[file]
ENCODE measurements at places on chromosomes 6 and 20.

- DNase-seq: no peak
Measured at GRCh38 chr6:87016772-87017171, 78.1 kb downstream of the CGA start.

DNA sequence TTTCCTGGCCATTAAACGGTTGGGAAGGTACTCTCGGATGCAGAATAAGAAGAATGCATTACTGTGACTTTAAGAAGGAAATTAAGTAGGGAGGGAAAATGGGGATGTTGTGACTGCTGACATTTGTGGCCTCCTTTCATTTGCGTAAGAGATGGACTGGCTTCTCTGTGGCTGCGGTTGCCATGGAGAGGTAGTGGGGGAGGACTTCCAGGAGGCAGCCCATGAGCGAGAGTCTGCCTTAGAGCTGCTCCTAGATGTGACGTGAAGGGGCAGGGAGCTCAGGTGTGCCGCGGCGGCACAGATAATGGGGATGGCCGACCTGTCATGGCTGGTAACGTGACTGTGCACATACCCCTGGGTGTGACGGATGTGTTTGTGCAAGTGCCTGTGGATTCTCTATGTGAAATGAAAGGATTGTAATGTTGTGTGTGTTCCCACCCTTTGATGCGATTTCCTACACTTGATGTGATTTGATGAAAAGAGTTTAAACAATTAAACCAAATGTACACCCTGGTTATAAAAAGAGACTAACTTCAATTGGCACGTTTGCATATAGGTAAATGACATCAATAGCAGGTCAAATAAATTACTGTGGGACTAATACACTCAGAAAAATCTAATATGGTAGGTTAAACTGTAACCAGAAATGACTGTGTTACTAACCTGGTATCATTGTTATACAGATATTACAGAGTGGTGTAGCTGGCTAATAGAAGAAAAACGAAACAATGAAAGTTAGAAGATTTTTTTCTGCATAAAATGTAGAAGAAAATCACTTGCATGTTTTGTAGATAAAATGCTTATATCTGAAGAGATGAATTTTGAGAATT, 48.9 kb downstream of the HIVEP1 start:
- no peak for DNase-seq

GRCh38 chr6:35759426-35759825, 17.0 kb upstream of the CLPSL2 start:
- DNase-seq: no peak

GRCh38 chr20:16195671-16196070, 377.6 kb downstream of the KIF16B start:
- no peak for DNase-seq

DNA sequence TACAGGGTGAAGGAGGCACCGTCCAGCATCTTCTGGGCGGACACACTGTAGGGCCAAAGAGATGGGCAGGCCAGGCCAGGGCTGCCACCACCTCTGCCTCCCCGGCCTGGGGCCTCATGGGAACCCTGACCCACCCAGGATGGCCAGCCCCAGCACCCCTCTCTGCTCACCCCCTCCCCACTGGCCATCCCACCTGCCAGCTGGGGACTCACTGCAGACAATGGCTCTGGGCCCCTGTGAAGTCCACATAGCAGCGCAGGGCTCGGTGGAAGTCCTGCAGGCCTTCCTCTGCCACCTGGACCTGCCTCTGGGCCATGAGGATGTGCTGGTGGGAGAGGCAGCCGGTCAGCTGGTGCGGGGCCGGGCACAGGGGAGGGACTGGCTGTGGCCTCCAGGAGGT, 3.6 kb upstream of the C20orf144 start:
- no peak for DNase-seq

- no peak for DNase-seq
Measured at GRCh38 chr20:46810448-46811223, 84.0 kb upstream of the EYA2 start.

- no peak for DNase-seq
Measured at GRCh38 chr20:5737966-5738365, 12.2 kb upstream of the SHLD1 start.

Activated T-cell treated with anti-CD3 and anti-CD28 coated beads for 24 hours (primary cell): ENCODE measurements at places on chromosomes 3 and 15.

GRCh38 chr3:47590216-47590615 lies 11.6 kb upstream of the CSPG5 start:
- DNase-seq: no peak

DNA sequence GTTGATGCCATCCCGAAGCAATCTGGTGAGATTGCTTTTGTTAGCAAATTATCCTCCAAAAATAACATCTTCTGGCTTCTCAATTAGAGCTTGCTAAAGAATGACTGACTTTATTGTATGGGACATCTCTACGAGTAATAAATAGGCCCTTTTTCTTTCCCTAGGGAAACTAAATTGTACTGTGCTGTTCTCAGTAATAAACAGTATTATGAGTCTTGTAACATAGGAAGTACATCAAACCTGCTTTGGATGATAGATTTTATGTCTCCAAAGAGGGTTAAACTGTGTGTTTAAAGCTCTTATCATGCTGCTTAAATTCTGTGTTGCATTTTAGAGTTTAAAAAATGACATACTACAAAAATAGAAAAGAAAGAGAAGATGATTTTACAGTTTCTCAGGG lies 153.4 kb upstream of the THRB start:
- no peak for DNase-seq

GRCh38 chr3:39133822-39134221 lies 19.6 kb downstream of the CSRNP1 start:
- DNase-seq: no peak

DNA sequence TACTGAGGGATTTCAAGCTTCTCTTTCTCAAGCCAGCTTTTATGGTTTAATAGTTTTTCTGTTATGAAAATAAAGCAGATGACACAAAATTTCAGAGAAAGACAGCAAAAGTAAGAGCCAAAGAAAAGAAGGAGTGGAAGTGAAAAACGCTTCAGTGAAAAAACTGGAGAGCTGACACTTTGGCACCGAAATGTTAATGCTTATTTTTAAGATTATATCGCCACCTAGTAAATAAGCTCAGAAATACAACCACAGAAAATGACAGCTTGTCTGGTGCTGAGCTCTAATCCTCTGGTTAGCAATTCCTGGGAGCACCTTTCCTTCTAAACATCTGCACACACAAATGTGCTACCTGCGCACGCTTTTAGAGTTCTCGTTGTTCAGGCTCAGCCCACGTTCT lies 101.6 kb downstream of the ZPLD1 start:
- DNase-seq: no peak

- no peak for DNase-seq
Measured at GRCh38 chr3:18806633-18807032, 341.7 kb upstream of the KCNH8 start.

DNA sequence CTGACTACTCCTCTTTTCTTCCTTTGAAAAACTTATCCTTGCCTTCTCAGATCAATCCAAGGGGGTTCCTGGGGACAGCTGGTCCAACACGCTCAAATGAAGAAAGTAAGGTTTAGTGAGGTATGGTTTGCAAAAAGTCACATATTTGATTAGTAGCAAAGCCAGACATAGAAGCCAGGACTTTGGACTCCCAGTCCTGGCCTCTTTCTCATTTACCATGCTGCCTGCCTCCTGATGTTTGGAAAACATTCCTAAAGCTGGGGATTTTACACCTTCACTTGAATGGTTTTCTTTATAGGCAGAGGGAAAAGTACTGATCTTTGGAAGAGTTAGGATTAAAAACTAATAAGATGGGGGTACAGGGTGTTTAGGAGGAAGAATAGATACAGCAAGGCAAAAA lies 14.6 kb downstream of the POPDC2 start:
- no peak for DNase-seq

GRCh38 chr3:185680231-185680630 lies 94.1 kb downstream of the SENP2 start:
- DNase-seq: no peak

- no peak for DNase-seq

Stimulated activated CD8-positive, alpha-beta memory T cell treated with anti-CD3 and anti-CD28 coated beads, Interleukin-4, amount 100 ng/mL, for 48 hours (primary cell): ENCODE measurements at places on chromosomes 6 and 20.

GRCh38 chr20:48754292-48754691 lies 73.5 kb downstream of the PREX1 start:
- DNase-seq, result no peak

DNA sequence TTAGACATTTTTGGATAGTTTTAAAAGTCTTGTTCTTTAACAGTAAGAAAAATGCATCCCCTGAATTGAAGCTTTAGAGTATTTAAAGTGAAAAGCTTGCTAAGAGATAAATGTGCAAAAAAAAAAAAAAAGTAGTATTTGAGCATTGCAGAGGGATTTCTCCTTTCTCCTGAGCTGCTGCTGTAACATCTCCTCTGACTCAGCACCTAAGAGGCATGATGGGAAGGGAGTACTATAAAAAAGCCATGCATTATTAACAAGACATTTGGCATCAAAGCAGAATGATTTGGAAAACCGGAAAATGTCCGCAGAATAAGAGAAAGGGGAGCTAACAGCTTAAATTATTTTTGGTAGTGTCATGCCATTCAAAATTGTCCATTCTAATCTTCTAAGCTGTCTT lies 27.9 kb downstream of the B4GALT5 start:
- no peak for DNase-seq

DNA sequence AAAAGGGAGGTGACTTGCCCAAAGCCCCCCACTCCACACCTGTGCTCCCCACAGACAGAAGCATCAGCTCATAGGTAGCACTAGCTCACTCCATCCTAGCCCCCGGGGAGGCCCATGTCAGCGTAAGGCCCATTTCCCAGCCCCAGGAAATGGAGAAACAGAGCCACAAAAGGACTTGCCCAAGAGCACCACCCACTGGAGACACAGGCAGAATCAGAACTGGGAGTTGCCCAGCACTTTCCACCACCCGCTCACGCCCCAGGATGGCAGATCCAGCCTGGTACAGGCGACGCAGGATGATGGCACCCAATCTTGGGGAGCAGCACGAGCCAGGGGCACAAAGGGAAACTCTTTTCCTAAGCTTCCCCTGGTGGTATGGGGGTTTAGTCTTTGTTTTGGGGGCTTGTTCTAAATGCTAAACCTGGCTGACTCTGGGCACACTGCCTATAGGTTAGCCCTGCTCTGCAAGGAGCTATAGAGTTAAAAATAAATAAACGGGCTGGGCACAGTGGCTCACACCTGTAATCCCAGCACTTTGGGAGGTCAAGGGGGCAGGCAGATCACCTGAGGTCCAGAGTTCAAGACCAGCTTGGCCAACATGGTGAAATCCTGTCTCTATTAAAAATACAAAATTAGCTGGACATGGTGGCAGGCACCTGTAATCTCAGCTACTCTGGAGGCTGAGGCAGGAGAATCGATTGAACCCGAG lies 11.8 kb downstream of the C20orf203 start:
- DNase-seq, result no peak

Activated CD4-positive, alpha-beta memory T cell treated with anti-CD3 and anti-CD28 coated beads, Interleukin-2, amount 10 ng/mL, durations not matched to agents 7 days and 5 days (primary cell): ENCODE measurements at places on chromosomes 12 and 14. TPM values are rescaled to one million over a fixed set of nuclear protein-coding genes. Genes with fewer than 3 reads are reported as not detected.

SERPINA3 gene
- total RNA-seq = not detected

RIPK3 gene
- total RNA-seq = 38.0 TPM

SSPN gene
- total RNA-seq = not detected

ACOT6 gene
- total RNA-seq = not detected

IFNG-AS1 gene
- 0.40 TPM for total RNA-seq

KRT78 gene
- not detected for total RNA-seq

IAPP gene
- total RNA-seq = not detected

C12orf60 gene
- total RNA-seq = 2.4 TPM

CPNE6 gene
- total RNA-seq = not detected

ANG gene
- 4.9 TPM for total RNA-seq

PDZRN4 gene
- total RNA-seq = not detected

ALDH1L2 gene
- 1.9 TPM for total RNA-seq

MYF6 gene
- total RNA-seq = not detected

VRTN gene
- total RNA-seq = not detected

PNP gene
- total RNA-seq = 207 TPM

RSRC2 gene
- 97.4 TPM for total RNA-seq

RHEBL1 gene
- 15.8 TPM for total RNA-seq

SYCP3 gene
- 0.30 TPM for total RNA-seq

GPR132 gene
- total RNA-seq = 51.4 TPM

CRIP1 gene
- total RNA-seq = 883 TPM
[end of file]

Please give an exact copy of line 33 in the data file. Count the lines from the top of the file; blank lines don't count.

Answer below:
GRCh38 chr20:48754292-48754691 lies 73.5 kb downstream of the PREX1 start: